This psalm opens with the imperative, “Give thanks to YHWH.” Expressions of gratitude are rightly directed to him, for he is “good,” the ultimate standard in moral excellence and the source of all good things, and his abiding love, compassionate concern or “mercy” (LXX) continues for all time to come. The lasting nature of his compassionate care assures his servants that they can always rely on it.
Israel, the house of Aaron or the priests, those fearing YHWH or those having reverential regard for him are to “say” or acknowledge that YHWH’s compassionate concern is everlasting. According to the Septuagint, they are to “praise” him because he is good and his mercy is forever (literally, “into the age”).
While experiencing distress, the psalmist called upon Yah (YHWH) for aid, and Yah answered his plea. The Masoretic Text literally reads, “Yah answered me in [with] a broad space.” This suggests that the psalmist felt hemmed in or trapped, with no maneuverability or avenue of escape. Relief came with an end to the confining circumstances that threatened him and his coming to have a “broad space.”
Confident that YHWH was on his side, the psalmist determined not to give in to fear. His complete trust in YHWH’s protective care is revealed in the question, “What can man do to me?” The implied answer is nothing that could lead to permanent harm. (See the Notes section regarding verse 6.)
With YHWH on his side to help him, the psalmist believed that he would look upon those who hated him, meaning that he would see the downfall of his enemies. They would receive the punishment they deserved.
Far better it is for one “to take refuge in YHWH,” looking to him for help and protection, than “to trust” in man, a mere earthling whose ability to offer aid is very limited and may be restricted on account of self-interest. In the Septuagint and a Dead Sea scroll, the expression “to take refuge” is “to trust” and is then repeated in the second part of the verse, where the Masoretic Text reads the same.
It is better “to take refuge” in YHWH than “to trust” in princes or rulers. Although in possession of more authority and power than people generally, rulers are still mortals and limited in what they may be willing or able to do. In this case, the reading of the Dead Sea scroll is the same as the Masoretic Text, but the Septuagint uses a form of the word elpízo, (“hope” or “trust”) in both parts of the verse.
The psalmist indicated that “all nations surrounded” him, which suggests that he spoke for Israel as a whole and represented his actions as those of his people. In the name of YHWH or with complete reliance on God, he was able to fend off the enemy nations.
Continuing, the psalmist repeated the thought, “They surrounded, surrounded me, indeed surrounded me. In the name of YHWH I fended them off.” The repetition of “surrounded” indicates that the enemies appeared to have the advantage and that an extremely perilous situation had developed, with no maneuverability or avenue for escape.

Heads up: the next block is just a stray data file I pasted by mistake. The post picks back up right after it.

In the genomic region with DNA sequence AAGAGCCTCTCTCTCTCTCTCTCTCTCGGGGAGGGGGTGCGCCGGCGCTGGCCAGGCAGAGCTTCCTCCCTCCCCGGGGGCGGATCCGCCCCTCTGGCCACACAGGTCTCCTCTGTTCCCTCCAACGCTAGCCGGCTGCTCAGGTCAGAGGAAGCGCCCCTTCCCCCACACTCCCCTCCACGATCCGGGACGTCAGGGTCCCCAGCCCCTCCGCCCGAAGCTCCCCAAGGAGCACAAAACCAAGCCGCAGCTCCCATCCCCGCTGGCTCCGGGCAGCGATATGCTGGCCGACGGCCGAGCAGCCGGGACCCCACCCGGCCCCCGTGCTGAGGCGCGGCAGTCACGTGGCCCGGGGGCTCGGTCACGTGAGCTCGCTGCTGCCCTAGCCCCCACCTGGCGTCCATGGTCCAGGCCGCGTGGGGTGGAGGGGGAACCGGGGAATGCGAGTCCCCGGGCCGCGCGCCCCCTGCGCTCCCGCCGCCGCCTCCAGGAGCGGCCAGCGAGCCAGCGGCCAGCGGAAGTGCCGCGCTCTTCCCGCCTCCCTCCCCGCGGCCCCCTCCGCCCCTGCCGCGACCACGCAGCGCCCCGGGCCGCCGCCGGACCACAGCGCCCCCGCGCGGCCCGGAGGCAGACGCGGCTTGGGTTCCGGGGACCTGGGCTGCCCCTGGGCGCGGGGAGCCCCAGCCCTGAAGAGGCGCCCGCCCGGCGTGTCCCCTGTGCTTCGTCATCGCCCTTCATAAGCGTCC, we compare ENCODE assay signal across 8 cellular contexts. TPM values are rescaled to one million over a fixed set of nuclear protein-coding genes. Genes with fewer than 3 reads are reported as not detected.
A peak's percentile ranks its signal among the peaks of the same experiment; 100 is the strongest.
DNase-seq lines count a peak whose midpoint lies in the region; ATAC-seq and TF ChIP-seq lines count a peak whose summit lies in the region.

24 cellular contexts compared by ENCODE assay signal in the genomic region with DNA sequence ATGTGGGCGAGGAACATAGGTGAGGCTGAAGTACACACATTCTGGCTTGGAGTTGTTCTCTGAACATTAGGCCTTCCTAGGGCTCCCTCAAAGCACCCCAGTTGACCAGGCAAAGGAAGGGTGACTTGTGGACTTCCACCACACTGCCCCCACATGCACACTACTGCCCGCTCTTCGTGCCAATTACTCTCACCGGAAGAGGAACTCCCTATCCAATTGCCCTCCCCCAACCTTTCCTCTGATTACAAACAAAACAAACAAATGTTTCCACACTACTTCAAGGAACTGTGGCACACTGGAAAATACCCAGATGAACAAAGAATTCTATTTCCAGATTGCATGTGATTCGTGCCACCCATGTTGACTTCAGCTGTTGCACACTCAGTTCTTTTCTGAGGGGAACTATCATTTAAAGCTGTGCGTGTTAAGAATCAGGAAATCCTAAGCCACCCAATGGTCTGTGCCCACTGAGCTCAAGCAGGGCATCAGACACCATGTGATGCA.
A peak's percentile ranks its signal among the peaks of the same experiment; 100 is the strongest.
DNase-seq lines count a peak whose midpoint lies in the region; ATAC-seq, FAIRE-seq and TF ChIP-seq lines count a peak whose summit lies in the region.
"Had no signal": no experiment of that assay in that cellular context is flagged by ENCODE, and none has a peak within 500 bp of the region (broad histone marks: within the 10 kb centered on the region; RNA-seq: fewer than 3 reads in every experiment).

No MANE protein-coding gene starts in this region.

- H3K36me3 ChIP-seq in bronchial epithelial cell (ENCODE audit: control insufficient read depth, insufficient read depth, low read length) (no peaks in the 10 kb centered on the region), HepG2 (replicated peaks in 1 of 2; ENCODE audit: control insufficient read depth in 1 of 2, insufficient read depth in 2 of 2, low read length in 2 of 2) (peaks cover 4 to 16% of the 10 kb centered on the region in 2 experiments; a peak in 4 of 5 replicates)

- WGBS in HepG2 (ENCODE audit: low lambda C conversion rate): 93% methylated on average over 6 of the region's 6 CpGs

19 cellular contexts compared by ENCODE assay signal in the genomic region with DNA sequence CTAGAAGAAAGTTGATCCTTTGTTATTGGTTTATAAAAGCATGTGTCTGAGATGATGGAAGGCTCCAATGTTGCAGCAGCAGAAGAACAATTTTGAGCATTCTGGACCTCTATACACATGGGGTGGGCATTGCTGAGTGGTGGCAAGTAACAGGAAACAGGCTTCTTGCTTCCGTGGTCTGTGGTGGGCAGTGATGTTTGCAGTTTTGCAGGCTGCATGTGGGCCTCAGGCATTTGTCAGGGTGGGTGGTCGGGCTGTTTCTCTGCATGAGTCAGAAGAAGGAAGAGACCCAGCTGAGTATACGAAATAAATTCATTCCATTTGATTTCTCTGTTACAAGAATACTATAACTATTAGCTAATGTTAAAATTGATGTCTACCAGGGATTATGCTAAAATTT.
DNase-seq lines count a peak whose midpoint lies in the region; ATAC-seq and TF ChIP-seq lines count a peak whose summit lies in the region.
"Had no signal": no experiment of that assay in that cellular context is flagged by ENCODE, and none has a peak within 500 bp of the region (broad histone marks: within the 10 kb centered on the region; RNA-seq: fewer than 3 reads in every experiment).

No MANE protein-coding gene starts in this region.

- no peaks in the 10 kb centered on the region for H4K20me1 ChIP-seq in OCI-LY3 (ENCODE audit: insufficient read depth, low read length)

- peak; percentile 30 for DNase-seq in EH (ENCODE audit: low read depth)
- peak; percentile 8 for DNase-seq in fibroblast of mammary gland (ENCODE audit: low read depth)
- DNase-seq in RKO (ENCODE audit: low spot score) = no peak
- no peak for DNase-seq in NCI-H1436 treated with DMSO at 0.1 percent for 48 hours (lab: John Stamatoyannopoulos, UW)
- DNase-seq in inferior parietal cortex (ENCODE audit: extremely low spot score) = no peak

Like bees, the enemy nations surrounded him, but their capacity to inflict harm came to nothing. They were extinguished like a fire of thorns. This could refer to how thorns quickly burst into flames and are soon consumed, extinguishing the fire. The Septuagint rendering indicates that the enemy nations burst into flames “like fire among thorns.” Modern translations have rendered the Hebrew text in various ways. “They swarmed around me like bees, but they died out as quickly as burning thorns.” (NIV) “They have beset me like bees; they shall be extinguished like burning thorns.” (Tanakh) “They surrounded me like bees; they blazed like a fire of thorns.” (NRSV) “They surrounded me like bees; they blazed like fire among thorns.” (NAB) “They swarmed around me like bees, they flared up like a brushwood fire.” (NJB) “They swarmed round me like bees; they attacked me, as fire attacks brushwood.” (REB)
The psalmist next directed his words to the foe, “You pushed me hard.” With such intensity did the enemy push against him that he was about to fall, but YHWH helped him, saving him from calamity.
“Yah” (YHWH) proved to be his strength and his song. The Most High granted him the assistance needed to triumph over the enemy, providing the basis for joyful songs of praise and thanksgiving. YHWH came to be “salvation” to the psalmist, delivering him from the threatening situation.
In the “tents” of the upright songs of victory can be heard, appreciatively acknowledging YHWH’s help. His “right hand” (representative of his great power) had been directed against the enemy, working in a powerful manner for his servants. In being “exalted” or lifted up, the “right hand of YHWH” would be in a position to strike, showing itself to be mighty.
Confident in YHWH’s saving aid, the psalmist declared that he would not die but would live, making it possible for him to relate YHWH’s (Yah’s) deeds. He regarded the perilous situation in which he came to be as the means by which Yah had disciplined or corrected him. Although the chastening had been severe, he had been delivered and not been given over to death.